Serum albumin also uses the same binding dock to pick up several common nonsteroidal anti-inflammatory drugs, so doctors may need to consider the potential for competition in deciding COVID-19 treatment plans, the research suggests.
More Research Required to Understand
That said, it’s not as simple as increasing the dexamethasone dose for patients with diabetes or low serum albumin. Too much dexamethasone can be harmful or have unwanted side effects. More research is needed to determine the best dosing in various patient populations, particularly for people with diabetes or low albumin levels, the researchers say.
Real World Data in Wuhan
To better understand serum albumin’s role in COVID-19, the researchers analyzed data from 373 patients at a hospital in Wuhan, China, that treated many severe cases of the disease. The scientists found that patients who died had lower albumin levels than those who survived. Those who died also had higher levels of blood sugar. That aligned with the researchers’ conclusion that high blood sugar could affect serum albumin’s ability to carry its cargo.
“In order to provide rapid response to emerging biomedical challenges and threats like COVID-19, we need to analyze medical data in the context of other in-vitro and in-vivo results,” Minor said. “Five years ago, I wrote in Expert Opinion in Drug Discovery that, ‘The use of recent advancements in biochemical, spectroscopy and bioinformatics methods may revolutionize drug discovery, albeit only when these data are combined and analyzed with effective data management systems. Accurate and complete data management is crucial for developing experimental procedures that are robust and reproducible.’ This assessment is still valid, and, clearly, not enough progress has been made, because it is mistakenly not recognized as a grand challenge for biomedical sciences.”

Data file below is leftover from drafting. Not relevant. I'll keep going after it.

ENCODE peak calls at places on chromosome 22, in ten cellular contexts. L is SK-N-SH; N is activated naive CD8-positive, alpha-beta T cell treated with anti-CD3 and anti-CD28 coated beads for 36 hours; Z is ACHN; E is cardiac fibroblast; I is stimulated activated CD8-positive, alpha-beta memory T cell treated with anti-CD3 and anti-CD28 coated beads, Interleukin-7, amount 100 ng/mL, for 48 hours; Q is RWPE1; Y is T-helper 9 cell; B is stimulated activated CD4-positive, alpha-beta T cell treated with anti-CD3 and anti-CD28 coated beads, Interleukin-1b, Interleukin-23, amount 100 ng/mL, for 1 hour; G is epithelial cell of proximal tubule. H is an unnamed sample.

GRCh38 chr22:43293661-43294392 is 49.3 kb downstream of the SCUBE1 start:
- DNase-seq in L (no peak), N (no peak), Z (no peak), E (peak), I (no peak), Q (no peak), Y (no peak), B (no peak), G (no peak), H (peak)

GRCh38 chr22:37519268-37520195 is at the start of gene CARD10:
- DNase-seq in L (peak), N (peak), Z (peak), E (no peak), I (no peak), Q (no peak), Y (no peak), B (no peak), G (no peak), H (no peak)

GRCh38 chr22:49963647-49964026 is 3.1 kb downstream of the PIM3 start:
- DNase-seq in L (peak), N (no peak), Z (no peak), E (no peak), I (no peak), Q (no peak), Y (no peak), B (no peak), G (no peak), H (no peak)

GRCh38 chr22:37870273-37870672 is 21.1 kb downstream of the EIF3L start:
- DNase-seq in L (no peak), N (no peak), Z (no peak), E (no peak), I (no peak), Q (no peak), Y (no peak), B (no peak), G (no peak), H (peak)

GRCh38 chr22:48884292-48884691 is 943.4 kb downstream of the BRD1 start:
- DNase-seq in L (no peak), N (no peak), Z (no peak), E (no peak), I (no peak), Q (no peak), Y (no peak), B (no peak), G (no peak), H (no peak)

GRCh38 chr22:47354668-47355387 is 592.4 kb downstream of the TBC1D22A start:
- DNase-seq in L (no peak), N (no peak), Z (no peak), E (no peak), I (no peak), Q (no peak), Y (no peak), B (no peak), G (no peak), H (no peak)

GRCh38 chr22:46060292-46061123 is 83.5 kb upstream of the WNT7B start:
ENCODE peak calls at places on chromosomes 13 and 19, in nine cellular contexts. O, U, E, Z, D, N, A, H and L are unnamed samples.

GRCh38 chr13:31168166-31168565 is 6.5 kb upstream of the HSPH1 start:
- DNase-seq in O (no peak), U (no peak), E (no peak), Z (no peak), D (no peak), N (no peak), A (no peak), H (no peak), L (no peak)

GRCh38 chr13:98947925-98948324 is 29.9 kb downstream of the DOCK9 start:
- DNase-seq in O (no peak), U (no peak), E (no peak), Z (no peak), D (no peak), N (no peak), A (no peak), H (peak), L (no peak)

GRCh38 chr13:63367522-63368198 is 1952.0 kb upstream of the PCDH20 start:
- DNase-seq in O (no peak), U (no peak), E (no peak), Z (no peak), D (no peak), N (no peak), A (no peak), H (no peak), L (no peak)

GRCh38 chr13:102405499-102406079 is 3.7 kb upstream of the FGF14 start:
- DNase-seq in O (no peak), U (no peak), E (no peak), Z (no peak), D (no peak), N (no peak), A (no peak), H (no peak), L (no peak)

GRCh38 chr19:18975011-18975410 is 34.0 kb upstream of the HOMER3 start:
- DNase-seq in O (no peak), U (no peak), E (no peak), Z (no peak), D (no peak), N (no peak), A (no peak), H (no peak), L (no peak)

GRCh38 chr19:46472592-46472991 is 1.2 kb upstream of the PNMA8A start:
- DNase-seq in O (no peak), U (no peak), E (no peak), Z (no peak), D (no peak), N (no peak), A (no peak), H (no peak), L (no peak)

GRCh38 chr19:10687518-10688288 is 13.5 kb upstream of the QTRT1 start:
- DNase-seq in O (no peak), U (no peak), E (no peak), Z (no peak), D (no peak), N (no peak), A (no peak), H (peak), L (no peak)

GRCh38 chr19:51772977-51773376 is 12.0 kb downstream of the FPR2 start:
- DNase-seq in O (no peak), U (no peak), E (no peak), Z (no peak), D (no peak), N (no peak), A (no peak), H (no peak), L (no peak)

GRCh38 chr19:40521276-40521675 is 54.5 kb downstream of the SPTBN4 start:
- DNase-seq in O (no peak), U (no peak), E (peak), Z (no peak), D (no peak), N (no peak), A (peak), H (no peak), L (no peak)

“Until a vaccine or new drugs are widely available, we have to make the best use of the drugs we know can help fight COVID-19,” added team member Dariusz Brzezinski, PhD.
The researchers have published their findings in the scientific journal IUCrJ, and the research will be featured on the journal’s cover. The research team consisted of Shabalin, Mateusz P. Czub, Karolina A. Majorek, Brzezinski, Marek Grabowski, David R. Cooper, Mateusz Panasiuk, Maksymilian Chruszcz and Minor. Minor disclosed that he has participated in the development of software and data tools that were later commercialized and, some of which were used in the research. A full list of the authors’ disclosures is included in the paper.
The research drew on resources from Advanced Photon Source, a Department of Energy Office of Science User Facility at Argonne National Laboratory. The work was supported by the National Institutes of Health’s National Institute of General Medical Sciences, grants R01-GM132595 and U54-GM094662; the Polish National Agency for Academic Exchange, grant PPN/BEK/2018/1/00058/U/00001; the Polish National Science Center, grant 2020/01/0/NZ1/00134; a Robert R. Wagner Fellowship at UVA; and a COVID-19 Research Initiative grant from the Office of the Vice President for Research at the University of South Carolina.
Wladek Minor, PhD of University of Virginia, Department of Molecular Physiology and Biological Physics